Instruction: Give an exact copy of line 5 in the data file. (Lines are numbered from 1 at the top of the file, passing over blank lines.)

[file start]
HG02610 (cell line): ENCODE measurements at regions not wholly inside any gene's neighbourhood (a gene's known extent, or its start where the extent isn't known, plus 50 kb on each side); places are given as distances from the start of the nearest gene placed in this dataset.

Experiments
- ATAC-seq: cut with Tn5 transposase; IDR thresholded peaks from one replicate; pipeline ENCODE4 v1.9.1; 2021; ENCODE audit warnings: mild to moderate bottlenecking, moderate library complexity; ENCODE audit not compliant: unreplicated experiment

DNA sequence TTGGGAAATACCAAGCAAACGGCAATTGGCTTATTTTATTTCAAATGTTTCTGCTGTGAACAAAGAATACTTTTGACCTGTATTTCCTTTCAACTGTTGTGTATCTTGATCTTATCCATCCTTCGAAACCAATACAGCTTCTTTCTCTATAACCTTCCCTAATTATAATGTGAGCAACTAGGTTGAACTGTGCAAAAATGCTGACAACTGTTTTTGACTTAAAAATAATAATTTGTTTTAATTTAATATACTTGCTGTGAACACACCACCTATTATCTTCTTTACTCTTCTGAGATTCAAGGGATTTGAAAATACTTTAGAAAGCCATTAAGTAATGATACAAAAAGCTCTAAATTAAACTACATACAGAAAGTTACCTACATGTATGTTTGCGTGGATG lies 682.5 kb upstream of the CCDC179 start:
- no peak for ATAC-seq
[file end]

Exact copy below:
- no peak for ATAC-seq